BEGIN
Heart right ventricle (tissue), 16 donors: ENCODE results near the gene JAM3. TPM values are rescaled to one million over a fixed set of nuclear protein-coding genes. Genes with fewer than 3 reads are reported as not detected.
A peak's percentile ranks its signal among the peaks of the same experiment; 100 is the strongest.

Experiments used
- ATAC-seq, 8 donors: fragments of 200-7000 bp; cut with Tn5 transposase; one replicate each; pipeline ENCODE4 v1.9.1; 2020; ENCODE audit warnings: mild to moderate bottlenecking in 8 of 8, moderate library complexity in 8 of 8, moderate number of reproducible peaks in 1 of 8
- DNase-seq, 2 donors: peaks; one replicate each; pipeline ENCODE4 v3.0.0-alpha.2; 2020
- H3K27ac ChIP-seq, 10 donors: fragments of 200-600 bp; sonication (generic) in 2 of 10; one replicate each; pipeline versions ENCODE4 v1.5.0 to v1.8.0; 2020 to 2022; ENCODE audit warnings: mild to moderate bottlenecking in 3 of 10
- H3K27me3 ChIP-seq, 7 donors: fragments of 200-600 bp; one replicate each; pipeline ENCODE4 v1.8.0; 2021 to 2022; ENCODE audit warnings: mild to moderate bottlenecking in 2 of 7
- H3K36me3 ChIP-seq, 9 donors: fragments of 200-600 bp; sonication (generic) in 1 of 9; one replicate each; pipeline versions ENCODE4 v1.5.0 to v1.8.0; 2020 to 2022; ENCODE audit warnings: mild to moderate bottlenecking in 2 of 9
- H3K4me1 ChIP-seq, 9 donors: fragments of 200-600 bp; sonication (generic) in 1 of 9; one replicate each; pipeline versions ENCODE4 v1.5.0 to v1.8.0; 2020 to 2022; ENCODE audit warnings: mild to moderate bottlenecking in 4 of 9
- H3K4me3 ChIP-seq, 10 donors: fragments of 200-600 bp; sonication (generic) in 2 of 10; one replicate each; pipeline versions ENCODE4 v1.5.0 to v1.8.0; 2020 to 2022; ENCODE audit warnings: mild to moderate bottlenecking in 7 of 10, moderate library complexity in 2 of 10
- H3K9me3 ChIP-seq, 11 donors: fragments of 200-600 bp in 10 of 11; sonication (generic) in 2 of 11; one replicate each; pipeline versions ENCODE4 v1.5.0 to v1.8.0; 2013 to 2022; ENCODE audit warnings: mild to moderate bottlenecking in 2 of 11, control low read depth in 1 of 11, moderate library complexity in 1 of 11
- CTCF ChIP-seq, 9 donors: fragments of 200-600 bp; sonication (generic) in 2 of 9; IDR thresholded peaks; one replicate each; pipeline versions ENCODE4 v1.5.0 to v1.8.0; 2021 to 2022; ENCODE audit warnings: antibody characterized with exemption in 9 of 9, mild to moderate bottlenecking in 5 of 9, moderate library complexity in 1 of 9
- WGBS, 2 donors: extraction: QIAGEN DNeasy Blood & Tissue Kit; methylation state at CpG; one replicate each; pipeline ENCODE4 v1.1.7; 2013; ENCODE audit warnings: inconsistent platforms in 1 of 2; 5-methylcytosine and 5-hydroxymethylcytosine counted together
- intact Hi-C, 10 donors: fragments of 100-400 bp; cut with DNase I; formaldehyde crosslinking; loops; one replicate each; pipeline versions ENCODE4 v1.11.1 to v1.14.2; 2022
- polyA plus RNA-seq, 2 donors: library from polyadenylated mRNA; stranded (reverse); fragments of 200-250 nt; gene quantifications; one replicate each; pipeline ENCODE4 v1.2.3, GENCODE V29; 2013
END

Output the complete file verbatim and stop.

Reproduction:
Heart right ventricle (tissue), 16 donors: ENCODE results near the gene JAM3. TPM values are rescaled to one million over a fixed set of nuclear protein-coding genes. Genes with fewer than 3 reads are reported as not detected.
A peak's percentile ranks its signal among the peaks of the same experiment; 100 is the strongest.

Experiments used
- ATAC-seq, 8 donors: fragments of 200-7000 bp; cut with Tn5 transposase; one replicate each; pipeline ENCODE4 v1.9.1; 2020; ENCODE audit warnings: mild to moderate bottlenecking in 8 of 8, moderate library complexity in 8 of 8, moderate number of reproducible peaks in 1 of 8
- DNase-seq, 2 donors: peaks; one replicate each; pipeline ENCODE4 v3.0.0-alpha.2; 2020
- H3K27ac ChIP-seq, 10 donors: fragments of 200-600 bp; sonication (generic) in 2 of 10; one replicate each; pipeline versions ENCODE4 v1.5.0 to v1.8.0; 2020 to 2022; ENCODE audit warnings: mild to moderate bottlenecking in 3 of 10
- H3K27me3 ChIP-seq, 7 donors: fragments of 200-600 bp; one replicate each; pipeline ENCODE4 v1.8.0; 2021 to 2022; ENCODE audit warnings: mild to moderate bottlenecking in 2 of 7
- H3K36me3 ChIP-seq, 9 donors: fragments of 200-600 bp; sonication (generic) in 1 of 9; one replicate each; pipeline versions ENCODE4 v1.5.0 to v1.8.0; 2020 to 2022; ENCODE audit warnings: mild to moderate bottlenecking in 2 of 9
- H3K4me1 ChIP-seq, 9 donors: fragments of 200-600 bp; sonication (generic) in 1 of 9; one replicate each; pipeline versions ENCODE4 v1.5.0 to v1.8.0; 2020 to 2022; ENCODE audit warnings: mild to moderate bottlenecking in 4 of 9
- H3K4me3 ChIP-seq, 10 donors: fragments of 200-600 bp; sonication (generic) in 2 of 10; one replicate each; pipeline versions ENCODE4 v1.5.0 to v1.8.0; 2020 to 2022; ENCODE audit warnings: mild to moderate bottlenecking in 7 of 10, moderate library complexity in 2 of 10
- H3K9me3 ChIP-seq, 11 donors: fragments of 200-600 bp in 10 of 11; sonication (generic) in 2 of 11; one replicate each; pipeline versions ENCODE4 v1.5.0 to v1.8.0; 2013 to 2022; ENCODE audit warnings: mild to moderate bottlenecking in 2 of 11, control low read depth in 1 of 11, moderate library complexity in 1 of 11
- CTCF ChIP-seq, 9 donors: fragments of 200-600 bp; sonication (generic) in 2 of 9; IDR thresholded peaks; one replicate each; pipeline versions ENCODE4 v1.5.0 to v1.8.0; 2021 to 2022; ENCODE audit warnings: antibody characterized with exemption in 9 of 9, mild to moderate bottlenecking in 5 of 9, moderate library complexity in 1 of 9
- WGBS, 2 donors: extraction: QIAGEN DNeasy Blood & Tissue Kit; methylation state at CpG; one replicate each; pipeline ENCODE4 v1.1.7; 2013; ENCODE audit warnings: inconsistent platforms in 1 of 2; 5-methylcytosine and 5-hydroxymethylcytosine counted together
- intact Hi-C, 10 donors: fragments of 100-400 bp; cut with DNase I; formaldehyde crosslinking; loops; one replicate each; pipeline versions ENCODE4 v1.11.1 to v1.14.2; 2022
- polyA plus RNA-seq, 2 donors: library from polyadenylated mRNA; stranded (reverse); fragments of 200-250 nt; gene quantifications; one replicate each; pipeline ENCODE4 v1.2.3, GENCODE V29; 2013